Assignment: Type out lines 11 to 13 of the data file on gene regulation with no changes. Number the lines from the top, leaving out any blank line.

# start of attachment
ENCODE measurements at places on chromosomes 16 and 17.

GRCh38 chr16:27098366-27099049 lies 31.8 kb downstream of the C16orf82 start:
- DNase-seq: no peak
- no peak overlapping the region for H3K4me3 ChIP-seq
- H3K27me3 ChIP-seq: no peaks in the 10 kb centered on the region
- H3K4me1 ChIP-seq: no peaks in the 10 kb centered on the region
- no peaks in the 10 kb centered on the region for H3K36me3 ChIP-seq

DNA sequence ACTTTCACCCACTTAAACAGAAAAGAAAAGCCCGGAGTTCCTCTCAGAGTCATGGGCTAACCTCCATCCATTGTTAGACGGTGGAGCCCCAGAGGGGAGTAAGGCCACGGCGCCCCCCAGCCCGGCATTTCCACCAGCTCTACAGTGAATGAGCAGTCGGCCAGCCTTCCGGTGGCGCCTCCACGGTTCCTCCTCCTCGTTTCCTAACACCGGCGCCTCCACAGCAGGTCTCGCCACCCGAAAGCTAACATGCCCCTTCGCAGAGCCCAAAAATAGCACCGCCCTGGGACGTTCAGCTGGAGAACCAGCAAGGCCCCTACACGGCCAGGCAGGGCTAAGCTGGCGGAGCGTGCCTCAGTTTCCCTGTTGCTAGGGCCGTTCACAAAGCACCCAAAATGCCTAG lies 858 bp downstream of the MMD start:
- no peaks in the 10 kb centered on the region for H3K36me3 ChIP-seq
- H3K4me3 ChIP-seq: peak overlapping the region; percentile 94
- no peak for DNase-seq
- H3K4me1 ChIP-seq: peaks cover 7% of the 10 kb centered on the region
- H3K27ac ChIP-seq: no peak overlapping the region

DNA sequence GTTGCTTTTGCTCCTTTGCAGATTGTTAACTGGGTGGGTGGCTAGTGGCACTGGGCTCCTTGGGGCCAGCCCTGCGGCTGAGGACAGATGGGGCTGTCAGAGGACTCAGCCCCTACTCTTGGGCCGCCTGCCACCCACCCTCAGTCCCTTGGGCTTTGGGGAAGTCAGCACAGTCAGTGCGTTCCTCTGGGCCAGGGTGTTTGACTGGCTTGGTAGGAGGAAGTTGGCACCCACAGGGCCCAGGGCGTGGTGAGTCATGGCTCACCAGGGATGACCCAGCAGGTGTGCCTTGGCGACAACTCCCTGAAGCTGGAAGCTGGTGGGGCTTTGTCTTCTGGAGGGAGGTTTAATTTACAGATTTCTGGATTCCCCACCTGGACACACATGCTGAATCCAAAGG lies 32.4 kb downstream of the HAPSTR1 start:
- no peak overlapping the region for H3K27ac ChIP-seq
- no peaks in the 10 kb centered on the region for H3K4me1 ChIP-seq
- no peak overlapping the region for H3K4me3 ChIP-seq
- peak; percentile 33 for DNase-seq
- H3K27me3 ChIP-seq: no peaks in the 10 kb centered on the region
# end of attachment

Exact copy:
- no peak for DNase-seq
- H3K4me1 ChIP-seq: peaks cover 7% of the 10 kb centered on the region
- H3K27ac ChIP-seq: no peak overlapping the region